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Cowboys 2016 Draft: What To Expect When You're Expecting The Fourth Pick

The debate rages... QB2 or not QB2. Here's what happens with pick 4, historically speaking.

Dennis Wierzbicki-USA TODAY Sports

The Dallas Cowboys have now ended their season and solidified their opening pick for the 2016 draft. It will be pick four. Many, myself included, believe that the opportunity to get a top quarterback prospect should not be squandered. Others insist that the thing to do is get a stud player who can contribute right away. The question I pose today is: is that player available in this draft?

Many point to Joey Bosa, Jalen Ramsey, and Vernon Hargreaves as players who immediately improve this team. I'm not sure I agree. The immediate impact of first-round pass rushers is typically limited. While cornerback is indeed a position where rookies can come in and have some success, it's far from a "sure thing" as we've seen with Morris Claiborne. There is risk associated with any position here, and quarterback is no more likely to bust than any other pick.

But there are some really impressive names in that number four slot. Names like Chris Doleman, Derrick Thomas, and Walter Payton reside alongside more recent picks like Charles Woodson, Edgerrin James, and A.J. Green. The last two fourth overall picks were Sammy Watkins and Amari Cooper, both of whom acquitted themselves very well in their rookie years.

So I've decided to go through and determine the average approximate value for the rookie year of each number four pick since the merger to determine the immediate impact of those players. In contrast, I'm going to determine the average career approximate value of the quarterbacks taken in the top 5 picks (to get a larger sample size... only two were taken 4th overall in all that time). The idea here would be to see what kind of franchise quarterback we'd be passing on for what kind of immediate impact... not because that's fair, but because that's the specific argument I am addressing: that the Cowboys should not take a quarterback because they need an immediate impact player.

The average approximate value for the rookie season of a number 4 overall pick, since 1970, is 6.02. That would mean a player somewhat less impactful than Terrance Williams, who had an approximate value of 7 in each of his first two seasons and would likely have that again, or maybe slightly better as he comes off his most productive season in terms of both catches and yardage.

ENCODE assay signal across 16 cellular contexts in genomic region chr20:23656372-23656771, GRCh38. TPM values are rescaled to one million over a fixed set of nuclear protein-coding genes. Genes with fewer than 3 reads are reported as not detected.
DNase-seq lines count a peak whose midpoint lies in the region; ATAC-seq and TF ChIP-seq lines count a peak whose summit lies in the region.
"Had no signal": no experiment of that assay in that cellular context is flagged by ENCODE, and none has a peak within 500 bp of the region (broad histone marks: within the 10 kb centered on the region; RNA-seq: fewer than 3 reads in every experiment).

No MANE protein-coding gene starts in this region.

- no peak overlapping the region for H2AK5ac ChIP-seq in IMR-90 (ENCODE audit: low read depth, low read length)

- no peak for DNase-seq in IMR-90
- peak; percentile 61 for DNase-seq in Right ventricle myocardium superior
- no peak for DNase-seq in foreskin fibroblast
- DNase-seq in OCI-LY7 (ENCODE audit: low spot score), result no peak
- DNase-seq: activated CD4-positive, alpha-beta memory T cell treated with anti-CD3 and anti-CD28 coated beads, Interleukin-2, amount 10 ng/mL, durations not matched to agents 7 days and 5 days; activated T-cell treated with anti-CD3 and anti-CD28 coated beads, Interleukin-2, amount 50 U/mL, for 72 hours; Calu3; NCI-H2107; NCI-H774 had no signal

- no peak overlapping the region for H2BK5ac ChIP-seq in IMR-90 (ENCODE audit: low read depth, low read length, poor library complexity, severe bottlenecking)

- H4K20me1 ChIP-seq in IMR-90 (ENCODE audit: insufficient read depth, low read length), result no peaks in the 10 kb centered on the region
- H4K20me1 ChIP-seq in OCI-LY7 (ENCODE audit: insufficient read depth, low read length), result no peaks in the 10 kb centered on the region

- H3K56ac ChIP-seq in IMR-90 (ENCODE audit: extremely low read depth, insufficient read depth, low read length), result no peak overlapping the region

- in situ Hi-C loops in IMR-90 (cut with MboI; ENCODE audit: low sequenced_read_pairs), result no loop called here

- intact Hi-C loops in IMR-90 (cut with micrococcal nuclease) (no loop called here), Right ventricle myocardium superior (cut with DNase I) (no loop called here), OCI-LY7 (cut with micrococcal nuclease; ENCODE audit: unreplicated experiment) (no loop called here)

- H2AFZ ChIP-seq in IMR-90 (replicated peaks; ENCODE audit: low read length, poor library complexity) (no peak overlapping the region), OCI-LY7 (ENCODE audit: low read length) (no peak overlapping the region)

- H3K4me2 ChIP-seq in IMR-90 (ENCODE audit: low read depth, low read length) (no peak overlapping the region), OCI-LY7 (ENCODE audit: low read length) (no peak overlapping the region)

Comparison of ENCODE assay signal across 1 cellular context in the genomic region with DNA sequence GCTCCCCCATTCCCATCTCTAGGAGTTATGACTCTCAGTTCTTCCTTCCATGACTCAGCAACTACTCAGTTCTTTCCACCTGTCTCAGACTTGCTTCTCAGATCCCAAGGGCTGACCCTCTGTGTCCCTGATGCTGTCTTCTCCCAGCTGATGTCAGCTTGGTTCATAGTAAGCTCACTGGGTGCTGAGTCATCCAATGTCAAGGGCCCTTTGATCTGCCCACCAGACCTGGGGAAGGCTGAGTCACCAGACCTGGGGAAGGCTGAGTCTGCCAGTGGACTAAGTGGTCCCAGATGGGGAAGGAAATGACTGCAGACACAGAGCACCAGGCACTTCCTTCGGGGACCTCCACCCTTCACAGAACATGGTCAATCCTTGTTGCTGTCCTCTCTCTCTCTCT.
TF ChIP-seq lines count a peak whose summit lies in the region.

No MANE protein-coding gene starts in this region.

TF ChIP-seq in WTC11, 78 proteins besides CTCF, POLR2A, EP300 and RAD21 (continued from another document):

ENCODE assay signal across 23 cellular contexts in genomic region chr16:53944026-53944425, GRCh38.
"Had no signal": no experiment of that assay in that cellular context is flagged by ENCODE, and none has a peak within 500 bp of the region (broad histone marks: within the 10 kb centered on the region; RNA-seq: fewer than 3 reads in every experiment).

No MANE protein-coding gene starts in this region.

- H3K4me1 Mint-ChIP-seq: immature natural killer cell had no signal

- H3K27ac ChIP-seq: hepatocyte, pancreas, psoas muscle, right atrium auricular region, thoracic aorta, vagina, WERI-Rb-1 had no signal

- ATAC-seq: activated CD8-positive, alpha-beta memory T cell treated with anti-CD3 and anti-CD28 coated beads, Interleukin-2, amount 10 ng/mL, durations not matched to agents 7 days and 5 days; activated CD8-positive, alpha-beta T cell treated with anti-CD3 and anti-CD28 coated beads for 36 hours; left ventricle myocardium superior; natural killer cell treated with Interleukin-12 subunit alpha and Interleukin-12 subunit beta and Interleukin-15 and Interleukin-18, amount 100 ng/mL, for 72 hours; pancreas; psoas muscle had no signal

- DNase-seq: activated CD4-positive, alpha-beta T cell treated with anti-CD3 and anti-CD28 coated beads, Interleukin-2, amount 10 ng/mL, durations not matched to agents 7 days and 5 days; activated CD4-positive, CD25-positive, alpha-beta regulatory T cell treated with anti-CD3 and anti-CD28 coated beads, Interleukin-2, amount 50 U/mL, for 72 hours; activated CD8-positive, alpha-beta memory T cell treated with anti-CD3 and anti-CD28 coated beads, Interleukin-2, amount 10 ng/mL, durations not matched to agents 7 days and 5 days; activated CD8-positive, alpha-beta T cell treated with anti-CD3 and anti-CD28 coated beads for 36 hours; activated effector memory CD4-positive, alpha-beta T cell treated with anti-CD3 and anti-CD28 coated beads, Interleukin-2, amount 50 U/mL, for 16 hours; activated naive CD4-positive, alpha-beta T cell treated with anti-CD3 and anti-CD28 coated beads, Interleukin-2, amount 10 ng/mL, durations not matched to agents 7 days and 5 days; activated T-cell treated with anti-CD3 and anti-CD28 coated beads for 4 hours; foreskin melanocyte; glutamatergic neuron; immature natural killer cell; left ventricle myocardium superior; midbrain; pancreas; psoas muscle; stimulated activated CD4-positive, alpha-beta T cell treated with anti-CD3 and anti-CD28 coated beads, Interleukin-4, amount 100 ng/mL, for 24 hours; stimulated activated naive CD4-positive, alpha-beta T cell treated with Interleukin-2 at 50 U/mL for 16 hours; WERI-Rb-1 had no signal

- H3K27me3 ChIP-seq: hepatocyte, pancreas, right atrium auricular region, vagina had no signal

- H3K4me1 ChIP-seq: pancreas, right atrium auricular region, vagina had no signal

So to get that less than resounding immediate impact you give up a shot at... Dan Pastorini?

The average career AV of a quarterback picked in the first 5 slots of the draft is 62.3 which fits neatly between Dan Pastorini and Alex Smith (at 60 each) and Jeff George (at 65). Of course some of these picks like Carson Palmer, the aforementioned Smith, Matt Ryan, Cam Newton, and Andrew Luck still have the opportunity to bring this average up considerably, but perhaps the bigger issue is that career AV might not be the best way to rate a quarterback. After all, Troy Aikman and Vinny Testaverde have the exact same career AV at 97 and one is in the Hall of Fame and the other might not even be in the "Hall of Pretty Good". Cowboys fans would certainly get a chuckle at the idea that Drew Bledsoe and Donovan McNabb have better career AV than Aikman.

So the overall issue is that there's variance. You might get Derrick Thomas and his 10 rookie sacks, or you might get Desmond Howard and his complete lack of influence on the game. Likewise, you might get Terry Bradshaw and four rings, or Akili Smith and 5 TD, 13 INT, and a 52.8 career passer rating. But those who act as if the immediate impact of the 4th pick is any more assured than the career of a quarterback picked in the top 5 are simply looking slantwise at the whole thing. Like all top five picks, the Cowboys first pick of 2016 will be  a boom, or a bust... we'll see.

Brief disclaimer: The Career AV stats at differ from the seasonal AV stats on the individual player pages. This is because Career AV computes a weighted sum of seasonal AV scores: 100% of the player's best season, plus 95% of his 2nd-best season, plus 90% of his 3rd-best season, plus 85% of his 4th-best season, and so on. I have calculated and compared based on the CareerAV numbers throughout this post.

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